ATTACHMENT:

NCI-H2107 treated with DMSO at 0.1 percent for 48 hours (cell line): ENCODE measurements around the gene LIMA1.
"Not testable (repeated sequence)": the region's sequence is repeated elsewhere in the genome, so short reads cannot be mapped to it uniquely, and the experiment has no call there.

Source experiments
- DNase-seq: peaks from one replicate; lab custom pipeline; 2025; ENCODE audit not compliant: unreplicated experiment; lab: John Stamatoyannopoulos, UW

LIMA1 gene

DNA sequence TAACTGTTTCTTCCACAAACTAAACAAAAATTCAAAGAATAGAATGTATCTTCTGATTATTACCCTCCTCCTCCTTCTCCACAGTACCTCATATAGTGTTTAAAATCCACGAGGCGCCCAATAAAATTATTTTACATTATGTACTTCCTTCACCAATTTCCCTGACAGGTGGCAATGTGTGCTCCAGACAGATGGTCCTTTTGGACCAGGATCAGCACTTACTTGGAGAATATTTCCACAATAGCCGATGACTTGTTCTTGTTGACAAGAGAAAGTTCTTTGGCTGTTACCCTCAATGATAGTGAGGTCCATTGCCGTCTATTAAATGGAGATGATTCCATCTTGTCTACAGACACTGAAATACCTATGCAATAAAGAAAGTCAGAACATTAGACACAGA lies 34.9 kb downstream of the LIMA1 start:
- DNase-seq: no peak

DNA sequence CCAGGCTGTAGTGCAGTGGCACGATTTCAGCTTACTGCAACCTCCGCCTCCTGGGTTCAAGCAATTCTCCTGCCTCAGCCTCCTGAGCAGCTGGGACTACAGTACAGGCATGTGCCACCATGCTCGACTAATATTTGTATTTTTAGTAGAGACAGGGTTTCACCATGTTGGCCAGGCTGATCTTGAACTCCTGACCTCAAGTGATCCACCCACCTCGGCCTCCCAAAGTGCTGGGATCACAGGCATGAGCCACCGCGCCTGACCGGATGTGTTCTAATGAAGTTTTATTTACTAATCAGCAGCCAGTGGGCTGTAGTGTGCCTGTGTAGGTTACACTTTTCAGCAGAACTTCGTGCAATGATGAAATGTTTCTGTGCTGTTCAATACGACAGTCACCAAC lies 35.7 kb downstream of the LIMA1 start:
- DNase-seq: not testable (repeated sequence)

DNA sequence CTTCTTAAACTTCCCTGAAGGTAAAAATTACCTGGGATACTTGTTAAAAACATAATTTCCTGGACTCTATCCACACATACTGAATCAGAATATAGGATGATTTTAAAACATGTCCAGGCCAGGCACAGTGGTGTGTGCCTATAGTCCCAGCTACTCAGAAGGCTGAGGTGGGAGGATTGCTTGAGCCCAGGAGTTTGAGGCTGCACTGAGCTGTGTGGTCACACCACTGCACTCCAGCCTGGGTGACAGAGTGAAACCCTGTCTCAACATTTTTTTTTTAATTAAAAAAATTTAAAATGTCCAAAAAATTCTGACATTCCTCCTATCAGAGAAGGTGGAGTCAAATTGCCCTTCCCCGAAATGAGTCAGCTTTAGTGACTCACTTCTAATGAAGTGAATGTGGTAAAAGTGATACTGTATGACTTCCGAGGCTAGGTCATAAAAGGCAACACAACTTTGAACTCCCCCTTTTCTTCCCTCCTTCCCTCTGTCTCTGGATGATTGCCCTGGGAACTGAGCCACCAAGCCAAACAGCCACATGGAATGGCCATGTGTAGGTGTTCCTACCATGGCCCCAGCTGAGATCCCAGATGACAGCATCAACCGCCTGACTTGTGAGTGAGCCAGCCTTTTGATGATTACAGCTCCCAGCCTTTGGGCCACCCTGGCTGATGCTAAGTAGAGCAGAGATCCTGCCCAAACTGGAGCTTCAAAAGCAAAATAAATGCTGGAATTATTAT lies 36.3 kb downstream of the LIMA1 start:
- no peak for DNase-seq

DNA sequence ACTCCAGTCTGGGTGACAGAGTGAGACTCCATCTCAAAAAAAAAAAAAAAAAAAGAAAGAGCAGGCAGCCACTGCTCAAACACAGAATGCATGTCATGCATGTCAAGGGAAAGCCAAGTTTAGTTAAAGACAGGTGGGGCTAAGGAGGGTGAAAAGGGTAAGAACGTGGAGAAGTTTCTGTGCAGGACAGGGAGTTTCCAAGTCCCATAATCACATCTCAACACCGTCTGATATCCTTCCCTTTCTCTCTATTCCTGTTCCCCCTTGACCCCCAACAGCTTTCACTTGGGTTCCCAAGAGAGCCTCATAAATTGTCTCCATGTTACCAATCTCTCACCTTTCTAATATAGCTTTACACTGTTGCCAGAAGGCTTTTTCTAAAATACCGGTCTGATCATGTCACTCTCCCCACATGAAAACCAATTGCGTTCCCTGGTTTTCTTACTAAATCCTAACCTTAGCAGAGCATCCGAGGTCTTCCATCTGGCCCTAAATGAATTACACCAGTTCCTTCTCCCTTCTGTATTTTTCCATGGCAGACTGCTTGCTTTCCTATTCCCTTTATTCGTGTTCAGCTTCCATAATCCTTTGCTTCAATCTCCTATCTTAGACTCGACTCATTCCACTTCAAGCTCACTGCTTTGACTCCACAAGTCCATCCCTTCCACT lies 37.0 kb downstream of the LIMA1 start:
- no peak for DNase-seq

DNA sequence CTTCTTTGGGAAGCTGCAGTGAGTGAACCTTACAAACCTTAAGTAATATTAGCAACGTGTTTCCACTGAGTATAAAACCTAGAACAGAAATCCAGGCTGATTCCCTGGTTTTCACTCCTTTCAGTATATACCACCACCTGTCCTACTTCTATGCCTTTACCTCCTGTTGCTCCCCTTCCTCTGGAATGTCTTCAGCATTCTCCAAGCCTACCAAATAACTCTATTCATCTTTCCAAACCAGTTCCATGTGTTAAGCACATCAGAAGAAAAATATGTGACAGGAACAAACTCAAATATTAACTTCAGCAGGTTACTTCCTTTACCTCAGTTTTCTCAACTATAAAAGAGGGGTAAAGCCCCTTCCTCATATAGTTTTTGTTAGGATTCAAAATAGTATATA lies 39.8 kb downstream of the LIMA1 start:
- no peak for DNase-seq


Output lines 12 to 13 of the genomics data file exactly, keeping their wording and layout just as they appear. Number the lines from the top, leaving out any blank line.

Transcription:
DNA sequence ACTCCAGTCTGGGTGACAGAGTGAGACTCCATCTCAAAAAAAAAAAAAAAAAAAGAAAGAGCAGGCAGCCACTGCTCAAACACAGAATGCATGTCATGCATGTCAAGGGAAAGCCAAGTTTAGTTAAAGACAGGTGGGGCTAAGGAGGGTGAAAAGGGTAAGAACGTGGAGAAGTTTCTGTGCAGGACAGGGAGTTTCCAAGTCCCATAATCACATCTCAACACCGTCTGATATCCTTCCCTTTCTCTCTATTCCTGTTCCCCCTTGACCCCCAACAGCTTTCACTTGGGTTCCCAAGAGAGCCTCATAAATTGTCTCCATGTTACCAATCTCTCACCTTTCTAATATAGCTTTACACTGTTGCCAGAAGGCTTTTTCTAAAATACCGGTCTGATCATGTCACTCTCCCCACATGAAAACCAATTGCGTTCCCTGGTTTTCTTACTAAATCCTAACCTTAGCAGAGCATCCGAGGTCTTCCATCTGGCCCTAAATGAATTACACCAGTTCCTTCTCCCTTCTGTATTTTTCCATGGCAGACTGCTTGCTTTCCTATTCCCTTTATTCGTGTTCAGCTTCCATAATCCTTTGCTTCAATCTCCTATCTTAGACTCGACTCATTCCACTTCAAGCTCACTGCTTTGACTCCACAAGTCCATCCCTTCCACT lies 37.0 kb downstream of the LIMA1 start:
- no peak for DNase-seq